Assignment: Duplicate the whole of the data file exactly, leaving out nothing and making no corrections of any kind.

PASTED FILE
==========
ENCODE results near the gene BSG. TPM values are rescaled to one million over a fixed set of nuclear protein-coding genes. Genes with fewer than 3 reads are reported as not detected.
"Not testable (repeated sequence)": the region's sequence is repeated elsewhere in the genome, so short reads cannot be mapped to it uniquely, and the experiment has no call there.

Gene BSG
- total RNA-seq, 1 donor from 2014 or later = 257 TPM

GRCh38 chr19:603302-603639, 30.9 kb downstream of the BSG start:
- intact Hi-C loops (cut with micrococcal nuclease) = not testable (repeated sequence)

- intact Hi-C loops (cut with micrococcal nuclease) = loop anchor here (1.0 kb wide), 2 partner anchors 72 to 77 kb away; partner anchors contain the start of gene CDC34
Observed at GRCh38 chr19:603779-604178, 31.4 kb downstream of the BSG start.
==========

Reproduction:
ENCODE results near the gene BSG. TPM values are rescaled to one million over a fixed set of nuclear protein-coding genes. Genes with fewer than 3 reads are reported as not detected.
"Not testable (repeated sequence)": the region's sequence is repeated elsewhere in the genome, so short reads cannot be mapped to it uniquely, and the experiment has no call there.

Gene BSG
- total RNA-seq, 1 donor from 2014 or later = 257 TPM

GRCh38 chr19:603302-603639, 30.9 kb downstream of the BSG start:
- intact Hi-C loops (cut with micrococcal nuclease) = not testable (repeated sequence)

- intact Hi-C loops (cut with micrococcal nuclease) = loop anchor here (1.0 kb wide), 2 partner anchors 72 to 77 kb away; partner anchors contain the start of gene CDC34
Observed at GRCh38 chr19:603779-604178, 31.4 kb downstream of the BSG start.